After yesterday’s post I was swarmed with awesome questions and responses. I honestly didn’t think many people would care about glute activation. The majority of the questions fit into two categories. Firstly, everyone wanted a little better description of a “Bottom to Bottom FS’ and what they should focus on when completing the movement. Second, I got some great questions about the difference in torso angle and bottom position based on torso length vs leg length.
Here is a demo video for a Bottom to Bottom FS. I explain in the video the basic concepts and what to consider when performing this movement. You can use this movement in two different ways. It can be a warmup exercise with just the barbell or very light weight. Also, it can be used as a positioning and strength exercise. In that case I would encourage 5-6 sets of 3-5 reps. The loading on this exercise will have to be light because of the pause in the bottom thus limiting the loading on the quads. However, the focus on glute activation will provide a different type of stimulus and hopefully a lot of work for the gluts.
Bottom to Bottom Front Squat
Many of you asked how the length of the torso compared to a long femur or tibia would impact one’s ability to activate their glutes and remain vertical. The sad reality is that long torsos and short legs create a HUGE biomechanics advantage for a weightlifter. Whereas, a short torso and long legs create a disadvantage. The torso length is the leverage for bar speed. I talked about that in my post on Mechanical Advantage. However,conversely long legs create a greater need for flexible ankles and an even greater need for mobile hip flexors. In order to achieve a perfect bottom position and maintain that perfect torso angle throughout the stand up, a lifter with long legs must have great ankle dorsiflexion to allow the knees to get out over the toes. This flexibility allows the hips to push underneath the shoulders for a vertical torso. Notice the difference in shin angle because of ankle flexibility in the picture below.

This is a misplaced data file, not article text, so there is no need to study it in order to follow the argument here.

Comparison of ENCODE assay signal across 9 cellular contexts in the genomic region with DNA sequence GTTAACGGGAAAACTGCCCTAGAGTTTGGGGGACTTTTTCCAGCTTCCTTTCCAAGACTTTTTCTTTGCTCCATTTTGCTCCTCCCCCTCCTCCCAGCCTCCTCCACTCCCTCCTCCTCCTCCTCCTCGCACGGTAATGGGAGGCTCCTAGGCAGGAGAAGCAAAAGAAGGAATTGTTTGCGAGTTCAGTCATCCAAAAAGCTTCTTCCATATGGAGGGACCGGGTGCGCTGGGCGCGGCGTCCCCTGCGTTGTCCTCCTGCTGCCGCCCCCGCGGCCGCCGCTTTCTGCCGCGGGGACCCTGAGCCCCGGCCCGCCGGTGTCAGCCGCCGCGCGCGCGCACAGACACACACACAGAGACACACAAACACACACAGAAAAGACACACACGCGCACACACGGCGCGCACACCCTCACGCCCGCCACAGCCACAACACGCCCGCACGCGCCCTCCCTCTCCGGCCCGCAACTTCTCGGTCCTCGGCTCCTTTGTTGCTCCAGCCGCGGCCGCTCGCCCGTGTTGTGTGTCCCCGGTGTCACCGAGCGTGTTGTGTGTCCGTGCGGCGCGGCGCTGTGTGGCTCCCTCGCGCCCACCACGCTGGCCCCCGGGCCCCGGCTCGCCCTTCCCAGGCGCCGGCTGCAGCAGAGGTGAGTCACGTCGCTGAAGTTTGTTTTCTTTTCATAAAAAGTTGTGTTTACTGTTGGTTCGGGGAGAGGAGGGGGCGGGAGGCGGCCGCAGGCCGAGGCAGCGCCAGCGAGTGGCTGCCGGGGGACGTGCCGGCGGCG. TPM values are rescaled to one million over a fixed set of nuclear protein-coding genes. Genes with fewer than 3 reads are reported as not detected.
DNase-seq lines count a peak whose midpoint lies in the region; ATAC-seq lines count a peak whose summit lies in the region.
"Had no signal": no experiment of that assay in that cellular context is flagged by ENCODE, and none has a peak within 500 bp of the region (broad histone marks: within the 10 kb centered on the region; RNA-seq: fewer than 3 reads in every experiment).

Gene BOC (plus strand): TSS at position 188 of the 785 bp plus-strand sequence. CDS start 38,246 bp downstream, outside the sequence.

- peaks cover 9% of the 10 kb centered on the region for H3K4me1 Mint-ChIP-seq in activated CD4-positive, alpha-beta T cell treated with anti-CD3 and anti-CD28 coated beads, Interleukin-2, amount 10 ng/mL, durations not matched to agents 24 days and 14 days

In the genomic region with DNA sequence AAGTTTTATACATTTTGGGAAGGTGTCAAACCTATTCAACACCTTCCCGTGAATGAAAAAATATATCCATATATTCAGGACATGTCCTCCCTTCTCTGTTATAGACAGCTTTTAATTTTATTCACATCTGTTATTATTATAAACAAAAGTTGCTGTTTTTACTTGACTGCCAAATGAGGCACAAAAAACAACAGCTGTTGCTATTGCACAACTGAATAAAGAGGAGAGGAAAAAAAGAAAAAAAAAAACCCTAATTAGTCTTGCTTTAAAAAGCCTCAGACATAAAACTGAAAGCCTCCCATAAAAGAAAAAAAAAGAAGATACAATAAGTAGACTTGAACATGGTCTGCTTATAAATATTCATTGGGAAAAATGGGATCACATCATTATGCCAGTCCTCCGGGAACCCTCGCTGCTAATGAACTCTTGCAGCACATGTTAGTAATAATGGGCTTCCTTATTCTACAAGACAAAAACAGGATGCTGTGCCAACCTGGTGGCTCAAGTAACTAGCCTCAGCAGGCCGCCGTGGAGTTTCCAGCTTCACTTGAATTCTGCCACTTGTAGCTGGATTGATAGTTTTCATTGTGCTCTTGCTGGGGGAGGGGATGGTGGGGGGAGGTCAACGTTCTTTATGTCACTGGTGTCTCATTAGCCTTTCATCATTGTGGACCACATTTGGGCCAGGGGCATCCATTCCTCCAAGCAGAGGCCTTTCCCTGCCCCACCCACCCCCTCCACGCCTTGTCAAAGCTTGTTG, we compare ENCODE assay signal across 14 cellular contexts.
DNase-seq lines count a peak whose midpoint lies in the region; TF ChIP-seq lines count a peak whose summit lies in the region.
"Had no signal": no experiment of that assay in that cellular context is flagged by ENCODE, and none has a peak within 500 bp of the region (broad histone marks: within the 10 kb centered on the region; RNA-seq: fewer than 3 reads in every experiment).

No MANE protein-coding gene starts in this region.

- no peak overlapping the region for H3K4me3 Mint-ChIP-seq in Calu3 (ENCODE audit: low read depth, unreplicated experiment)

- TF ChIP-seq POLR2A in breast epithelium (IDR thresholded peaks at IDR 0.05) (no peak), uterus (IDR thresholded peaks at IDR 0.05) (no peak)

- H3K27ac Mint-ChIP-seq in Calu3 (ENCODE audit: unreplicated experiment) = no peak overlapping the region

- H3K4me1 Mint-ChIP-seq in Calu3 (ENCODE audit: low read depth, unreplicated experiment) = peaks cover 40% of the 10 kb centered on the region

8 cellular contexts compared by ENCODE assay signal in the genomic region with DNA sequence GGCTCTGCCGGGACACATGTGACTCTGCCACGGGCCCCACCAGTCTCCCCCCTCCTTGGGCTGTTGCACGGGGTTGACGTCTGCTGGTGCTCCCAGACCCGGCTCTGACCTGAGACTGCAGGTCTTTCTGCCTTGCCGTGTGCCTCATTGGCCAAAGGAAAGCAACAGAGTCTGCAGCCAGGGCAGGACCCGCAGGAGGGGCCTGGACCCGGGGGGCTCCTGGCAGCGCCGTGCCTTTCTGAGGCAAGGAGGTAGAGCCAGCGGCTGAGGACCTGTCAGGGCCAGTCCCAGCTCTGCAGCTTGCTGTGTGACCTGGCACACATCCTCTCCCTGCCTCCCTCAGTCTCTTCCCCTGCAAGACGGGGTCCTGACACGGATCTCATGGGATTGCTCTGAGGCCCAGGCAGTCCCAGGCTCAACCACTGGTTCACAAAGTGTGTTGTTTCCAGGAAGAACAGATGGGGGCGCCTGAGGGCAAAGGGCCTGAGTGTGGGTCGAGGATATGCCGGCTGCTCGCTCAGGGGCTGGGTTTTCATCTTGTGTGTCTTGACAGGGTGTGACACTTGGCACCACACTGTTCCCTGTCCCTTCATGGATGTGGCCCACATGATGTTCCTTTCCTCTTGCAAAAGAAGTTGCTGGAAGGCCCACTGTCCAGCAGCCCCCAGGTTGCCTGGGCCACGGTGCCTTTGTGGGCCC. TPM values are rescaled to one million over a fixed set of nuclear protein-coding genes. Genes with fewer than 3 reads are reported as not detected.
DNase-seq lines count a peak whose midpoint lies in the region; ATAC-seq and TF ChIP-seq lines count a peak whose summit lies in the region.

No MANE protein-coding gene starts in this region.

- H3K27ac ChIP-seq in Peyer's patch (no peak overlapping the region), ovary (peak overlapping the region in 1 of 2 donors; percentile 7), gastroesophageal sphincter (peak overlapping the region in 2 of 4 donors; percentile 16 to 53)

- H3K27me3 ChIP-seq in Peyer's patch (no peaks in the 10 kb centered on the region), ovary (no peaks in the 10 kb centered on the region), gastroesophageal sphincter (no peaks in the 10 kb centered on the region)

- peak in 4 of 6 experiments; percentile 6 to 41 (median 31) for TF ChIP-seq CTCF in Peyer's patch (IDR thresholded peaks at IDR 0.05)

Poor Ankle Dorsiflexion
Good Ankle Dorsiflexion
Basically it is impossible to use your glutes to help you maintain a vertical torso if your ankles will not allow your glutes to sit underneath your shoulders. Glute activation is important and pivotal for Olympic weightlifting. However, it is going to be limited by your ability to get your knees forward and your hips wedged between your heels.
Here is one of the many good mobility WODs out there for ankle mobility by K-Starr: Ankle Mobility
Also, if you are in Dallas you need to check out Landan Webster for glute activation issues. The dude knows all there is to know about the glute and how to make it work properly.